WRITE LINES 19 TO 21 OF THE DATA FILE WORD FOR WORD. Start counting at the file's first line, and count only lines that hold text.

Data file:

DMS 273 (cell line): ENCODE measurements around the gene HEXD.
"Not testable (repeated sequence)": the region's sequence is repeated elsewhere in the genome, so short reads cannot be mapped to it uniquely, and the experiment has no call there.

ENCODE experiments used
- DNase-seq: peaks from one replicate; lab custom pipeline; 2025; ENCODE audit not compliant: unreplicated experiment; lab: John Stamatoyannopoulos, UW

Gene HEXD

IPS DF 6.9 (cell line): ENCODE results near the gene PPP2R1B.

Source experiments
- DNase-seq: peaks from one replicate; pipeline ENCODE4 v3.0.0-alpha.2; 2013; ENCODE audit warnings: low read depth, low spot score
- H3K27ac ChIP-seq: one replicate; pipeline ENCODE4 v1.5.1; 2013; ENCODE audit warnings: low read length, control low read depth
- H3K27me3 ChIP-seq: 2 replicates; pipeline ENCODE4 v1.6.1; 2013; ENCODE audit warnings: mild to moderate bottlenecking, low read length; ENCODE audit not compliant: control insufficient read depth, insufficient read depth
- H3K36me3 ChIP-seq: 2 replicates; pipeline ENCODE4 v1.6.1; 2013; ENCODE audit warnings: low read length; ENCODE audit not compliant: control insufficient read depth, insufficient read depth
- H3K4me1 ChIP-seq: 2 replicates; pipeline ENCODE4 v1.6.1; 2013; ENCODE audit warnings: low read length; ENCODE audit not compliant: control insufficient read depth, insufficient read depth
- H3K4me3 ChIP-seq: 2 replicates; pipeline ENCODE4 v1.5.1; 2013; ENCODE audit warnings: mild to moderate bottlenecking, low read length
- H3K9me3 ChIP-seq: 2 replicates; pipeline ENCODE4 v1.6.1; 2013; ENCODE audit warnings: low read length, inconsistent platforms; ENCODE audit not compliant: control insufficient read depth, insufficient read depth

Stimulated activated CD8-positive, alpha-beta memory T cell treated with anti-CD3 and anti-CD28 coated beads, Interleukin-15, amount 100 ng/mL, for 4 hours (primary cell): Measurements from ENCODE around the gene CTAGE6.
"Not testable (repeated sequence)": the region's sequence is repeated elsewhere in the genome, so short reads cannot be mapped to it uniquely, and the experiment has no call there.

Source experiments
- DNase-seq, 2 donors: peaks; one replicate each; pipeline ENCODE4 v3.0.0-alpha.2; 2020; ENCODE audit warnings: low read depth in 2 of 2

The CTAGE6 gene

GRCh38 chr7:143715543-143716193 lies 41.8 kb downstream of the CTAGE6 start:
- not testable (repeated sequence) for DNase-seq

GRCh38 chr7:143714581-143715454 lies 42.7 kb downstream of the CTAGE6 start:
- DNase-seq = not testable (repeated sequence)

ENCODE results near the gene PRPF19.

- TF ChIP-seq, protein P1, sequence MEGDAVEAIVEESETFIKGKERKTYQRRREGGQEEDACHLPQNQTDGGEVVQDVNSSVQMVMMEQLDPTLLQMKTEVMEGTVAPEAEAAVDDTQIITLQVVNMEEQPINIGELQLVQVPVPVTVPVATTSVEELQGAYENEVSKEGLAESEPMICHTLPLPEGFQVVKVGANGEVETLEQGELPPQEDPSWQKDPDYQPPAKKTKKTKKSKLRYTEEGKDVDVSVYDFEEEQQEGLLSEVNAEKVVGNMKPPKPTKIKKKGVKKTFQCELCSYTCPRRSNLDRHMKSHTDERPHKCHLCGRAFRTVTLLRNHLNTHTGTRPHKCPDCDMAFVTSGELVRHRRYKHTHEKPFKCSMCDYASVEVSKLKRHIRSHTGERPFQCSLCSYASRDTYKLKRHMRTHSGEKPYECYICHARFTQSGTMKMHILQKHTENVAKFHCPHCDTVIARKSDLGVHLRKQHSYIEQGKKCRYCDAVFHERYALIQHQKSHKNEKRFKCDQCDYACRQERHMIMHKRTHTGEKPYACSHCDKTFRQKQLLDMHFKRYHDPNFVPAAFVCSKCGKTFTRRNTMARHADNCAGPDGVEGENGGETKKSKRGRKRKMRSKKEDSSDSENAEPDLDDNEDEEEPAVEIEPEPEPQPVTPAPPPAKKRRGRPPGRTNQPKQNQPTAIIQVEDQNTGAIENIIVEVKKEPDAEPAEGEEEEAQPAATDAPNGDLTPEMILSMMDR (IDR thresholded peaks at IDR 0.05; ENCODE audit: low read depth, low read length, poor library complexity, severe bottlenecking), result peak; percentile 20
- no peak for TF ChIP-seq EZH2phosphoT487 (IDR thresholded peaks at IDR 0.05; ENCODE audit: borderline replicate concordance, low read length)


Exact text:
The CTAGE6 gene

GRCh38 chr7:143715543-143716193 lies 41.8 kb downstream of the CTAGE6 start:
- not testable (repeated sequence) for DNase-seq